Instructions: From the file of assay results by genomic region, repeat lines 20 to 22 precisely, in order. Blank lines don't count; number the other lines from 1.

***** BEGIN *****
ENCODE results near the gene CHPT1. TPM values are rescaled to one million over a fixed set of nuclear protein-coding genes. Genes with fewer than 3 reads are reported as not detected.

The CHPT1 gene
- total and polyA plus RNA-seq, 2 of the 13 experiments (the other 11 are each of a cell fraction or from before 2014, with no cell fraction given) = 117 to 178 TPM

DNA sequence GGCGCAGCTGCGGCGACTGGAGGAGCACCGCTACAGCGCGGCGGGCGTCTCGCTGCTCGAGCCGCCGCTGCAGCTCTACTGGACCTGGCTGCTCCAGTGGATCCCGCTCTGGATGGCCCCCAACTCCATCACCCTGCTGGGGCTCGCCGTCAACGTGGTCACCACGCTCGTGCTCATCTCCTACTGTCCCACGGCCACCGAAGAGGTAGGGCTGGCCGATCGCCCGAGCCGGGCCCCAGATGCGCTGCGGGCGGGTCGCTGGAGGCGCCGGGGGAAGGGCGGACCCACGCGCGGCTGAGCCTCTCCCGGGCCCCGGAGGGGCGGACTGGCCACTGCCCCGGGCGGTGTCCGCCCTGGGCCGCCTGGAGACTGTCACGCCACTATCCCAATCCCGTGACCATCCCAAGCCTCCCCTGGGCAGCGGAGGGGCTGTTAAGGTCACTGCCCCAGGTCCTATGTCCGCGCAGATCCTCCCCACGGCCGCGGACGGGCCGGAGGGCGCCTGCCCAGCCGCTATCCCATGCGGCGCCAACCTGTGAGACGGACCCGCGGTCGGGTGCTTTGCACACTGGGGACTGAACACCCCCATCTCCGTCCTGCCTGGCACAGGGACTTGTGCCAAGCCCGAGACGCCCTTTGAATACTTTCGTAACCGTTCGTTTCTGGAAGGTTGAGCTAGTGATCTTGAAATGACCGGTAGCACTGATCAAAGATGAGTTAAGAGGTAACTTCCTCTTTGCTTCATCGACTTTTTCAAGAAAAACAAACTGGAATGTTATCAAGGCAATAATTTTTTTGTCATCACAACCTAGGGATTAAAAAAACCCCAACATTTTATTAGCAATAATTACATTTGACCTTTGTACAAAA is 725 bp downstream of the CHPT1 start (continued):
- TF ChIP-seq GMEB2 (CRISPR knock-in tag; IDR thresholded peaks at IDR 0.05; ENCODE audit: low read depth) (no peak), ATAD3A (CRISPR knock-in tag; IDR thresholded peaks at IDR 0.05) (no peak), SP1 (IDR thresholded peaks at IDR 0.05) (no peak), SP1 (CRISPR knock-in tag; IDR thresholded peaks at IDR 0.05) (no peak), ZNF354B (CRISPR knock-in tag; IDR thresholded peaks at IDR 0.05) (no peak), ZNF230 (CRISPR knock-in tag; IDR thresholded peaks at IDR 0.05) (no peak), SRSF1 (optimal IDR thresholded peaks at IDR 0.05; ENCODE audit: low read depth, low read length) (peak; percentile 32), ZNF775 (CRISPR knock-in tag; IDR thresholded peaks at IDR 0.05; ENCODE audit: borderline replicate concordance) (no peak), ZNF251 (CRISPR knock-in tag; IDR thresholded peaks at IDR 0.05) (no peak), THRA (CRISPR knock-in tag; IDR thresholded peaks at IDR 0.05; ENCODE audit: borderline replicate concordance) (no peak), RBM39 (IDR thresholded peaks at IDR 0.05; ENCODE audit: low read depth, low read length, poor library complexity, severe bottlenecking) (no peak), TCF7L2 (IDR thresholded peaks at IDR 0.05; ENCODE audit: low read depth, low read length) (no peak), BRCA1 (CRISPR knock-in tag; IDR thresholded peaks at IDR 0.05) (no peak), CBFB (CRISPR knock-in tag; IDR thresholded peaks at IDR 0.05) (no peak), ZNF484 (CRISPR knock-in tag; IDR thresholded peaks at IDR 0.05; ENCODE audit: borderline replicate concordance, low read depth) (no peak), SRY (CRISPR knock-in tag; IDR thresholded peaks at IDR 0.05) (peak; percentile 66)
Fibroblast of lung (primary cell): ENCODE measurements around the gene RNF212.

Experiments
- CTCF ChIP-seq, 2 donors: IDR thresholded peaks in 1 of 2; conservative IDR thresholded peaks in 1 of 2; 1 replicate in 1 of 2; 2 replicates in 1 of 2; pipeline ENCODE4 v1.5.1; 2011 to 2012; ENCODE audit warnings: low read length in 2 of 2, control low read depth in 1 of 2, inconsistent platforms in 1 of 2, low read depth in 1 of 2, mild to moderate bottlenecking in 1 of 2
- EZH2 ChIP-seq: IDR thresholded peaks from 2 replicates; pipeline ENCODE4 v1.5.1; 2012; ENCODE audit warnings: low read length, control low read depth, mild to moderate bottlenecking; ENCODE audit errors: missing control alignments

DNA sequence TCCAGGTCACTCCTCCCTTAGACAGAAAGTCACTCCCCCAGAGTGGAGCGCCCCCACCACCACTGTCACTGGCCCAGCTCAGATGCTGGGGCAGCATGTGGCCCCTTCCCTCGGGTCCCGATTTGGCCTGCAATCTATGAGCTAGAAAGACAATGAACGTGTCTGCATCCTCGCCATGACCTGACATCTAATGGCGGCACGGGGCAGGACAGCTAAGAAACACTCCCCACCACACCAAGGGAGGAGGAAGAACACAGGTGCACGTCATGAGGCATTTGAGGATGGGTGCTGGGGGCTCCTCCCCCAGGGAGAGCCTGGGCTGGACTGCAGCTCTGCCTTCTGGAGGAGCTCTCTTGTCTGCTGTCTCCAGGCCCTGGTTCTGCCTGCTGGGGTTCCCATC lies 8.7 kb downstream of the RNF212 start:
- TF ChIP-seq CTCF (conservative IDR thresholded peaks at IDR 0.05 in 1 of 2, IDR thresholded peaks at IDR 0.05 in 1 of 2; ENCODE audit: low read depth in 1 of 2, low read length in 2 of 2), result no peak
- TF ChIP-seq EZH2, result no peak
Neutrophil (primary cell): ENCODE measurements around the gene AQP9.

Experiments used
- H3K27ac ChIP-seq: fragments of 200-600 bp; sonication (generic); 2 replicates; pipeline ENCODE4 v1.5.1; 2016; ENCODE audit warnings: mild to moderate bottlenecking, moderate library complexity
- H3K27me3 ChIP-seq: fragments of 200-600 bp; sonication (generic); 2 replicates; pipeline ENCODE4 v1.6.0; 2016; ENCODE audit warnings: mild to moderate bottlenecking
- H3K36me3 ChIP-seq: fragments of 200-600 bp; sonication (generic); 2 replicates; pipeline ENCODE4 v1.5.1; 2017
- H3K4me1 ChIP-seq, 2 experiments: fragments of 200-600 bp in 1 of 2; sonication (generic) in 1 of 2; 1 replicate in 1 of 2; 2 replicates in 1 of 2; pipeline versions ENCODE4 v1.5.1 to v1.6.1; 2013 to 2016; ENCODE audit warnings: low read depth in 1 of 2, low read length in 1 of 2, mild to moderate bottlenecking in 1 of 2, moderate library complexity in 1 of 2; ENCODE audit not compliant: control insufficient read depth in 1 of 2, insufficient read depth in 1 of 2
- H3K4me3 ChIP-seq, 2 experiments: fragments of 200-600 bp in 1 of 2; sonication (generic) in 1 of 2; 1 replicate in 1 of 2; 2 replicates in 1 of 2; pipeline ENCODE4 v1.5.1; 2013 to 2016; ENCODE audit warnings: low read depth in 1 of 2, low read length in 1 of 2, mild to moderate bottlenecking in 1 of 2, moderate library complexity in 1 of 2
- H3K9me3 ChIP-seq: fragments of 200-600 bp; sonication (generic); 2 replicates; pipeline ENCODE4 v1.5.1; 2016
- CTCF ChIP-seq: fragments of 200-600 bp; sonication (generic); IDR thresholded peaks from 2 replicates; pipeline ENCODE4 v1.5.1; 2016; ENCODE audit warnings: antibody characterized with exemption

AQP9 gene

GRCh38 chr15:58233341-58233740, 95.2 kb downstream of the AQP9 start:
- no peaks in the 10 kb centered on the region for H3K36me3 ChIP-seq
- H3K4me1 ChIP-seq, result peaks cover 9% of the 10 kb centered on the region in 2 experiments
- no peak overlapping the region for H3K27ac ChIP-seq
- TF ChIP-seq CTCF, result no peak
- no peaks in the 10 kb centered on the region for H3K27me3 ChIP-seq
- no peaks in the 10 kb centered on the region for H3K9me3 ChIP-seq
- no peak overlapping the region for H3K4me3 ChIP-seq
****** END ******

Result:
- H3K9me3 ChIP-seq: fragments of 200-600 bp; sonication (generic); 2 replicates; pipeline ENCODE4 v1.5.1; 2016
- CTCF ChIP-seq: fragments of 200-600 bp; sonication (generic); IDR thresholded peaks from 2 replicates; pipeline ENCODE4 v1.5.1; 2016; ENCODE audit warnings: antibody characterized with exemption

AQP9 gene